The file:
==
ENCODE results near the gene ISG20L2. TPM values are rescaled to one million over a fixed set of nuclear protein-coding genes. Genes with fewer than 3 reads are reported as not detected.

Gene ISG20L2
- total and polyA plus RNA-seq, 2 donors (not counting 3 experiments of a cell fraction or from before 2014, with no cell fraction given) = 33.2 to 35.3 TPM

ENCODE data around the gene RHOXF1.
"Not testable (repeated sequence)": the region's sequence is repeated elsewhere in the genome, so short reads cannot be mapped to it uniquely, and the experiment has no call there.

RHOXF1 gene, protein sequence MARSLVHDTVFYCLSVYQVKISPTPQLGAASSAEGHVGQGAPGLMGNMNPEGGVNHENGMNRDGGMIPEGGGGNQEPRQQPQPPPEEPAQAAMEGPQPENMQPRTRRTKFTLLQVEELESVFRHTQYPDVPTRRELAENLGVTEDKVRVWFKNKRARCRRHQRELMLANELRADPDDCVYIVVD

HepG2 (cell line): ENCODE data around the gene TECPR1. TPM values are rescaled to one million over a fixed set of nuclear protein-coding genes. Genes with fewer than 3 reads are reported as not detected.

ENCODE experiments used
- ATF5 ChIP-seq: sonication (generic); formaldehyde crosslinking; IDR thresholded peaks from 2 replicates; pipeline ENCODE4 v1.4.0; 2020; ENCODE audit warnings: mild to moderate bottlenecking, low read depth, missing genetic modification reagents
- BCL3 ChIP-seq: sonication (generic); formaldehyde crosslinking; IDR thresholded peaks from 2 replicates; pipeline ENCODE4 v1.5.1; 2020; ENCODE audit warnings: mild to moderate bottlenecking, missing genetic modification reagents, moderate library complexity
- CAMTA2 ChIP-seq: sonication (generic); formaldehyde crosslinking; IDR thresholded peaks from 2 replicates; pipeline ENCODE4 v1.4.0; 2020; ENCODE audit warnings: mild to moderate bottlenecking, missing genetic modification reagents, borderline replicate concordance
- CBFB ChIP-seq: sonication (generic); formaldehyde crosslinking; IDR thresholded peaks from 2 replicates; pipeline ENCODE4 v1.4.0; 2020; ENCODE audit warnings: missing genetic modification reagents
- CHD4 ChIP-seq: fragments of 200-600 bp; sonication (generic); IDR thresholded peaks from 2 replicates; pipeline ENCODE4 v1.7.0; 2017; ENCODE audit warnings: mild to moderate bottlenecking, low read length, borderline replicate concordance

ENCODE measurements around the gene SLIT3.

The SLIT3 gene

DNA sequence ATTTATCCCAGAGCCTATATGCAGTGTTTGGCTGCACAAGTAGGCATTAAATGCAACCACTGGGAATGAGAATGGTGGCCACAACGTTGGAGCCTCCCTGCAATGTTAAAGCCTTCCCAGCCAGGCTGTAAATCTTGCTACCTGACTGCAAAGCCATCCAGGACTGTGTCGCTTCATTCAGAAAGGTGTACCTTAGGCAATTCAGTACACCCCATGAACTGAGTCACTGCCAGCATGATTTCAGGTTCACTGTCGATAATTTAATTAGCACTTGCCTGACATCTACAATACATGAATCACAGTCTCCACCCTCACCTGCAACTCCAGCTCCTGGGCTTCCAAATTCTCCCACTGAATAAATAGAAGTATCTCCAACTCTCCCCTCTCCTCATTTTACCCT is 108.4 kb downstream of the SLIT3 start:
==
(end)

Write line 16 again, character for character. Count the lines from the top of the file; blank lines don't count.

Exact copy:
DNA sequence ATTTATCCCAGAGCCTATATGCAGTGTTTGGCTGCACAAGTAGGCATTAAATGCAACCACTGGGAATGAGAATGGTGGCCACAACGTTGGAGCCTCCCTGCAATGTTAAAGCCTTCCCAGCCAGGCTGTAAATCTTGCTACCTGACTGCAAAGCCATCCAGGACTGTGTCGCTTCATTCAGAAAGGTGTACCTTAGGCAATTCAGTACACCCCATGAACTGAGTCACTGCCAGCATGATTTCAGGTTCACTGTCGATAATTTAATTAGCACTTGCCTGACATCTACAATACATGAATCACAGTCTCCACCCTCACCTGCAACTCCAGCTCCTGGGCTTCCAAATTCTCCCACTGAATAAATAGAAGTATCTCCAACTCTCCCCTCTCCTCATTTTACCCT is 108.4 kb downstream of the SLIT3 start: